The Saudi Role in 9/11, the Story that Won't Go Away
A 4,000-page court filing on Feb. 3 by lawyers for the 9/11 families, is putting a renewed spotlight on the role of Saudi Arabia in sponsoring the 9/11 attacks, and is increasing the pressure for release of the censored 28 pages from the Congressional Joint Inquiry.
Starting Tuesday evening, coverage of the explosive filings spread from the New York Times and CNN through the news media internationally and domestically. Importantly, the filings contained affidavits from two former 9/11 Commissioners, and from former Senate Intelligence Commission chairman Bob Graham, debunking Saudi claims that they were exonerated by the 9/11 Commission, and with 9/11 Commission member John Lehman calling for release of the 28 pages.
In 2013-14, the Kingdom of Saudi Arabia and the Saudi High Commission for Relief of Bosnia & Herzegovina (SHC), were reinstated as defendants by actions of the U.S. Appeals Court in New York and the U.S. Supreme Court, and the Kingdom and the SHC are now desperately trying to get themselves dismissed again. A blockbuster pleading filed last September, states that the success of the 9/11 attacks "was made possible by the lavish sponsorship al Qaeda received from its material sponsors, including the Kingdom and SHC, over more than a decade leading up to September 11, 2001." It not only contains detailed evidence of how Saudi-sponsored "charities" financed Al-Qaeda in the years leading up the 9/11 attacks, but it also describes — in detail — how Prince Salman bin Abdul Aziz al Saud (now King Salman), was put in charge of the SHC and how he personally directed the arming and financing of al-Qaeda during the 1990s.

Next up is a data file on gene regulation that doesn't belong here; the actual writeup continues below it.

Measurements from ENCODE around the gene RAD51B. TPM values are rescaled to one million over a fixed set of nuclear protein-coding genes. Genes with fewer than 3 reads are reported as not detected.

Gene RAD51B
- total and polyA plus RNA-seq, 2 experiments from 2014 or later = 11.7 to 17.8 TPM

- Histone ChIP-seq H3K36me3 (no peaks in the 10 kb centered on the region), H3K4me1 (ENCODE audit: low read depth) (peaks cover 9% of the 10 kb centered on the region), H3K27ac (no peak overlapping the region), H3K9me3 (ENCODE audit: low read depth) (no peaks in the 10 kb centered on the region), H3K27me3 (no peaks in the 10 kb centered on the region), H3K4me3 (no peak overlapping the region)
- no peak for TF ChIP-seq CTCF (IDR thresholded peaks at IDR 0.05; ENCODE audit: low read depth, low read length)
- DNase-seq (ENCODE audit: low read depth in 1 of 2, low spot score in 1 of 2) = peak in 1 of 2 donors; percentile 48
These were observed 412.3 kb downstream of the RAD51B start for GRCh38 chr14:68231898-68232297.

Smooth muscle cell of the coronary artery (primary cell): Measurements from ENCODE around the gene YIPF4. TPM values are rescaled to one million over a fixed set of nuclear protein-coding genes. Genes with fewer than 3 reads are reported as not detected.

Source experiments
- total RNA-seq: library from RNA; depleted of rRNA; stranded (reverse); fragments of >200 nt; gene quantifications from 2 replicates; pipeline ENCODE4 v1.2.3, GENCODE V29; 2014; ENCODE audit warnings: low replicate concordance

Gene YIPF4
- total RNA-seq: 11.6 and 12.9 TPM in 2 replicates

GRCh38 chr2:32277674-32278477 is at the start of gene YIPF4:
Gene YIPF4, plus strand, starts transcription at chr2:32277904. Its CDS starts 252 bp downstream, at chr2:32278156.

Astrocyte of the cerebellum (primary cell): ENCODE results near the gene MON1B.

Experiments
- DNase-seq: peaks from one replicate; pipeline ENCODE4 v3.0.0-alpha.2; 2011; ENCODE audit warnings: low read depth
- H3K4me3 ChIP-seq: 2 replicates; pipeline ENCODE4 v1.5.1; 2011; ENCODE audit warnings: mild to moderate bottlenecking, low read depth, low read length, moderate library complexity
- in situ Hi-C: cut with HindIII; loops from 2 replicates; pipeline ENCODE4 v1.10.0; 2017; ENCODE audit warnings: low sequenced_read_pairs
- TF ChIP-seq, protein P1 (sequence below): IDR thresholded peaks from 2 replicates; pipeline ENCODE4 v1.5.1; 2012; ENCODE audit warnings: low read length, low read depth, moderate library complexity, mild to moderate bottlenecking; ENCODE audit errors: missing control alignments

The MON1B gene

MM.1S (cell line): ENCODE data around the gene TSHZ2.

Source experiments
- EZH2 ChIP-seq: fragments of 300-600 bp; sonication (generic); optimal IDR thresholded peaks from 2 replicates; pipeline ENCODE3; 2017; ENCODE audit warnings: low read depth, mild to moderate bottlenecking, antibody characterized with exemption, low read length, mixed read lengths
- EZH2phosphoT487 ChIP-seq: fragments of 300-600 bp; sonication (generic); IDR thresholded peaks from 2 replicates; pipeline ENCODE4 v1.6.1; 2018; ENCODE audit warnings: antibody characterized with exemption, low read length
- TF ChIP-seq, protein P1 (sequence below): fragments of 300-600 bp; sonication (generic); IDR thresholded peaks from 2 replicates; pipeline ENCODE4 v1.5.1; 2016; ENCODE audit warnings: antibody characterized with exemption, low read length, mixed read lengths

One of the exhibits attached to Monday's filing, is a copy of the "Matrix of Threat Indicators" used by the U.S. military at Guantanamo. According to an affidavit by attorney Sean Carter, one of the lawyers for the 9/11 families, The Matrix of Threat Indicators identifies the 'Saudi High Commission for Relief' as one of the organizations within a list of 'terrorist and terrorist support entities' and indicates that 'through associations with these groups and organizations, a detainee may have provided support to al-Qaeda or the Taliban, or engaged in hostilities against U.S. or Coalition forces. A number of other exhibits also deal with the role of the Salman-run SHC in financing and arming Al-Qaeda.
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Leading the news coverage of Monday's filing, is the more than one hundred pages of sworn testimony by would-be hijacker Zacarias Moussaoui, describing how wealthy Saudis and members of the Saudi royal family provided financial support to him and other terrorists in the late 1990s.
Although Moussaoui was declared mentally-ill by his own lawyers in his 2006 trial in Alexandria, Va., and his public behavior was wild and erratic, nonetheless 9/11 families' attorney Sean Carter told the New York Times that his impression during the taking of Moussaoui's deposition was that Moussaoui "was of completely sound mind — focused and thoughtful."
Among those named by Moussaoui in his deposition were former Saudi intelligence head Prince Turki bin-Faisal and Prince Bandar bin Sultan, the former Saudi Ambassador to the U.S. who has previously been identified as providing support to the San Diego hijackers, and whom Executive Intelligence Review put in the center of the British-Saudi Al Yamamah terrorist-funding slush fund.
Whatever the ultimate value of Moussaoui's testimony turns out to be, the furor surrounding it is shining a bright light on the already-established, highly-credible mountains of evidence of Saudi sponsorship of the 9/11 terrorist attacks, and is giving added momentum to the demands for release of the 28 pages.